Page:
While the Butterball Hotline offers some important cooking tips, so does the Iowa Statewide Poison Control Center. Registered nurse and poison center educator Joan McVoy says it’s vital to thaw frozen turkeys properly.
“You want to allow one day for every four to five pounds to defrost in the fridge, don’t just take the turkey out and let it defrost on the counter,” McVoy says. “If you get desperate at the last minute and need to use a cold water bath, make sure you change the water every 30 minutes, make sure the wrapping around the turkey is tight and there’s no leaking and cook that turkey immediately after you thaw it.”
Take care to follow the directions on pre-heating and cooking temperatures when popping the big bird in the oven. “When you’re cooking your turkey, you want to make sure you use a meat thermometer to make sure the turkey’s done, not just by how long it’s in the oven,” McVoy says. “The turkey should cook until the internal temperature reaches a really safe internal temperature of about 165 degrees and don’t ever set your oven lower than 325.” Food handling is also important -after- the big meal to prevent food-borne illnesses.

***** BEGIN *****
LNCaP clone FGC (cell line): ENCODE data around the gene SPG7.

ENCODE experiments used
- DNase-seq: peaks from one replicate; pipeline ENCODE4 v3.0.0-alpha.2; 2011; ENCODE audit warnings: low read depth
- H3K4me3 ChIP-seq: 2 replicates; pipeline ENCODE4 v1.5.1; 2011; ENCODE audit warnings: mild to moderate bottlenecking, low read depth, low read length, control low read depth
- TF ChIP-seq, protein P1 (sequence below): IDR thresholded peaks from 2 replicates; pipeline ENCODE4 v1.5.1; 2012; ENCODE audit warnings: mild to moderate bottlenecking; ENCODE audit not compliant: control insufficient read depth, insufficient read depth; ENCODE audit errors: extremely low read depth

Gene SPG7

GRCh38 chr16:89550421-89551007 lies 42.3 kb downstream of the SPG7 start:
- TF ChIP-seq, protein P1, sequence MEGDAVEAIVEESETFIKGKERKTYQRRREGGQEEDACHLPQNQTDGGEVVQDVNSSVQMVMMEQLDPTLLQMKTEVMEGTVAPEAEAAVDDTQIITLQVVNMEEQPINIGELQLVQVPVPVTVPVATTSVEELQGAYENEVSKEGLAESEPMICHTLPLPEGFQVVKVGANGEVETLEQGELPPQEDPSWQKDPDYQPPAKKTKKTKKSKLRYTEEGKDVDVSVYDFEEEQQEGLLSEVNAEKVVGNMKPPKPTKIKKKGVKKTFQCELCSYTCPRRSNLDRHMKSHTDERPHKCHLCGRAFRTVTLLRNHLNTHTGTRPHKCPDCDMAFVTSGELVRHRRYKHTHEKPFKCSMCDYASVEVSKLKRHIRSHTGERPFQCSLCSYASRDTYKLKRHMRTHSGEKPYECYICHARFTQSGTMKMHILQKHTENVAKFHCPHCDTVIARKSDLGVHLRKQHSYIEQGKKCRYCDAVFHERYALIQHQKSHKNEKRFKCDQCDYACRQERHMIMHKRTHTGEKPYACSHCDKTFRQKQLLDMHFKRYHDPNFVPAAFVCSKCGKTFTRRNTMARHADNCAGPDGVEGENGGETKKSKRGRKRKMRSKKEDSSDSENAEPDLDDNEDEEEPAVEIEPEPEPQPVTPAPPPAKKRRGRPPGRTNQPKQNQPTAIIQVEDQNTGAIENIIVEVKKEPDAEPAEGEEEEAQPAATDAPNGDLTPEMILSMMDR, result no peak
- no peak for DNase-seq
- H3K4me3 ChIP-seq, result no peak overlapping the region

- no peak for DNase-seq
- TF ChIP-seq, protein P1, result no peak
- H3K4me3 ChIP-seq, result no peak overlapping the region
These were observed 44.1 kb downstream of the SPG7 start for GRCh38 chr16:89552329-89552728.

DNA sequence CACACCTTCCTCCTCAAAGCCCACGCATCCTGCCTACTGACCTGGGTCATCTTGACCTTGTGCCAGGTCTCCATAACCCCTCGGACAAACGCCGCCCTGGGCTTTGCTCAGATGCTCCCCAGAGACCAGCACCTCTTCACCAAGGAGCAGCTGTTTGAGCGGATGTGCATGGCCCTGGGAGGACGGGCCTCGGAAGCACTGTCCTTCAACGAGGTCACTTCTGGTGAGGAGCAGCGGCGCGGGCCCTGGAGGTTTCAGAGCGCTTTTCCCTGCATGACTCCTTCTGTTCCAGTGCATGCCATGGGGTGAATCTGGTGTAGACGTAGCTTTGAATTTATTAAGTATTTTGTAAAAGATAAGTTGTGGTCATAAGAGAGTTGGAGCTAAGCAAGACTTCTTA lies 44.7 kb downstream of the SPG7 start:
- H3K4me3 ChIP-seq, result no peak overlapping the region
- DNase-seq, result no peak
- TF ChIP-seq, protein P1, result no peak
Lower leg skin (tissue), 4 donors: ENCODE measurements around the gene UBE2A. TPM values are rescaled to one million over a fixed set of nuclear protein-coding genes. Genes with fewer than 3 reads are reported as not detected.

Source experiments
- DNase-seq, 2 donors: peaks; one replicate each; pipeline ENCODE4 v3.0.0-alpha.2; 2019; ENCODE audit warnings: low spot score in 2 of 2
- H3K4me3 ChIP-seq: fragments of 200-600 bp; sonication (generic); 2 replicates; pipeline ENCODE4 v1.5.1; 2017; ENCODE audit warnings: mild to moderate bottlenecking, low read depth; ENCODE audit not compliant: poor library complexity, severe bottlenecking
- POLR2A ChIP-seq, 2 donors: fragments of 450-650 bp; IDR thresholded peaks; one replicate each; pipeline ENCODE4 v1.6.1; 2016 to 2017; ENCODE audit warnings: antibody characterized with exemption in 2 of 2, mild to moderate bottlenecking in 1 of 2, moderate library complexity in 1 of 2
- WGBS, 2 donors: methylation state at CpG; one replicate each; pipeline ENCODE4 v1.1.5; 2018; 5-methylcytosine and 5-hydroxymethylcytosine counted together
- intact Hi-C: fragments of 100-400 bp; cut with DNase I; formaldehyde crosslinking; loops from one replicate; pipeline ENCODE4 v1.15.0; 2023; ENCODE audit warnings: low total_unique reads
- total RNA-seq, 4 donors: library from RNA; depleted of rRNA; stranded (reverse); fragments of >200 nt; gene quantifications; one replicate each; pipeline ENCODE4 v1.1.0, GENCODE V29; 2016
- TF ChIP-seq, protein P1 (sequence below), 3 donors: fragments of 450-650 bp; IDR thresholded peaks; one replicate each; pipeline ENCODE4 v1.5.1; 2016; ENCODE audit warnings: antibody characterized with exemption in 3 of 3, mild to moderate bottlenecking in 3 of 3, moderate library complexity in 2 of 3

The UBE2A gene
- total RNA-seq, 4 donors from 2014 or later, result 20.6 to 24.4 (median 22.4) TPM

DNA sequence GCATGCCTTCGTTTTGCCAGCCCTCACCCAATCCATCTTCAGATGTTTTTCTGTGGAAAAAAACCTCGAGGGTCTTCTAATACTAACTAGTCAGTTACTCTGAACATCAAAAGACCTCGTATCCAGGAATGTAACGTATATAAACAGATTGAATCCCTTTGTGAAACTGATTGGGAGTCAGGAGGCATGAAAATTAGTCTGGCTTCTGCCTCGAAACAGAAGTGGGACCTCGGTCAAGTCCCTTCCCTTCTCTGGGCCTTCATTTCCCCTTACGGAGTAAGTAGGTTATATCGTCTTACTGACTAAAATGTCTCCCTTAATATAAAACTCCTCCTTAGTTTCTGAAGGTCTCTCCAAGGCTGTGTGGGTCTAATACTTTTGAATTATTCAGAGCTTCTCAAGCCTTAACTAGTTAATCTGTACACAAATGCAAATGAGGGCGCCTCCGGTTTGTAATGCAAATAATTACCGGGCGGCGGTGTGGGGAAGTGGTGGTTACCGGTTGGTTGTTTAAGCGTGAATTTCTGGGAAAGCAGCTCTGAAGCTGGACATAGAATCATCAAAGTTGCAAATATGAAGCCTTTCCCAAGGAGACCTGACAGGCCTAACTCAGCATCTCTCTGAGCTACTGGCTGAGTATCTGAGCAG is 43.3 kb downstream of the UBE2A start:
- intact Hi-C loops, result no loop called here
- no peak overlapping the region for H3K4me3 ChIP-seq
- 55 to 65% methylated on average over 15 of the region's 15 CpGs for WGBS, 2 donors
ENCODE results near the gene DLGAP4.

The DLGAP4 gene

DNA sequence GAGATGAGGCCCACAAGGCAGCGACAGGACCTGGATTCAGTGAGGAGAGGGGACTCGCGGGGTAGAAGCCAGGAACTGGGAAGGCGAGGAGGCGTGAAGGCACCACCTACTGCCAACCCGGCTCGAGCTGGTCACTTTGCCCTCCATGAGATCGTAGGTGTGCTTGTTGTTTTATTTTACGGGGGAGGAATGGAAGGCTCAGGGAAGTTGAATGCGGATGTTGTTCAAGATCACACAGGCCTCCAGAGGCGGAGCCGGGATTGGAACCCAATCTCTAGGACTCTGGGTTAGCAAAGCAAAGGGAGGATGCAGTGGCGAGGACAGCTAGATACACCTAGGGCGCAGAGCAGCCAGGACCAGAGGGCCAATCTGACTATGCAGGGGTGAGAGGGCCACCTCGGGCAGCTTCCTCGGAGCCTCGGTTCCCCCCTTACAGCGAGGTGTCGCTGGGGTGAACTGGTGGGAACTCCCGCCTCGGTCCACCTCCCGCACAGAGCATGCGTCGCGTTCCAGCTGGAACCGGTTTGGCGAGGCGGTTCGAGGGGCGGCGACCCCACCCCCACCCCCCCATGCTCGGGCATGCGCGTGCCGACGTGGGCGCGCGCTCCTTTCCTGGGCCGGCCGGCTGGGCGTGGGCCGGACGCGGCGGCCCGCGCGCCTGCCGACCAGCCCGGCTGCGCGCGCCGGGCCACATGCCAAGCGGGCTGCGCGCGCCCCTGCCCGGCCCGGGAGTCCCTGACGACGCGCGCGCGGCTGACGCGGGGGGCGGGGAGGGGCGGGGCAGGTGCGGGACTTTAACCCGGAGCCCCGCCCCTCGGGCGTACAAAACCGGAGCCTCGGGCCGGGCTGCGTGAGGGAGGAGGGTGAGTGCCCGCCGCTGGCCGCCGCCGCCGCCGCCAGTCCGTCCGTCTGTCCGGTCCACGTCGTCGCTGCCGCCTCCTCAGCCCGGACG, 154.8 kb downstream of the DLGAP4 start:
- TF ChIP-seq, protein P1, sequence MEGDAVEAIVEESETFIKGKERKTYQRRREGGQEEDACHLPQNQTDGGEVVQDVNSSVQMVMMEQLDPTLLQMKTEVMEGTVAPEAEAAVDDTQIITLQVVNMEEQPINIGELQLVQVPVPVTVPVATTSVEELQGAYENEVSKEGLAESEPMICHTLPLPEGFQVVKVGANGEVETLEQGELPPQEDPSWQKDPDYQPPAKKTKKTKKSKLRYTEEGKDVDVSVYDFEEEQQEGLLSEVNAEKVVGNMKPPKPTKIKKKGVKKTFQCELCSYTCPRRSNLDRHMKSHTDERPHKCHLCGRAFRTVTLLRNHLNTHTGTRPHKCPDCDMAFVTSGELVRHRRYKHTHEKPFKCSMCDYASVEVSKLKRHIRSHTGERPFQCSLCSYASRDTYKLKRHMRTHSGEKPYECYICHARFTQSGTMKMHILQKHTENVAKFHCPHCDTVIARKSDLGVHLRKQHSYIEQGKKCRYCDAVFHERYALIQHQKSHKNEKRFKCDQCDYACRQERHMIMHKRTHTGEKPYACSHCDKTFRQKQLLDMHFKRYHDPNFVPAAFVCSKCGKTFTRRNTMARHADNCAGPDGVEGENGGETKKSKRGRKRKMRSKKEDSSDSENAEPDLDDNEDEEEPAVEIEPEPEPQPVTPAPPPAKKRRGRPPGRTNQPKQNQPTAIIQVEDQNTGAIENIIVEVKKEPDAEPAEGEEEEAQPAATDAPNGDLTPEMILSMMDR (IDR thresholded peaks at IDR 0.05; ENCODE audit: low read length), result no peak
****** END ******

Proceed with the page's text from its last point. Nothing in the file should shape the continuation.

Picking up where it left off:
“Don’t leave the leftovers out on the counter longer than two hours,” McVoy says. “If you do stuff your turkey, don’t leave the leftover stuffing in the turkey. Leftover turkey in the fridge should be used within three to four days. Use that leftover stuffing and gravy that you store in the refrigerator within one to two days.”
If you have questions, the Sioux City-based Iowa Statewide Poison Control Center is staffed around-the-clock and it’s a free call at 800-222-1222.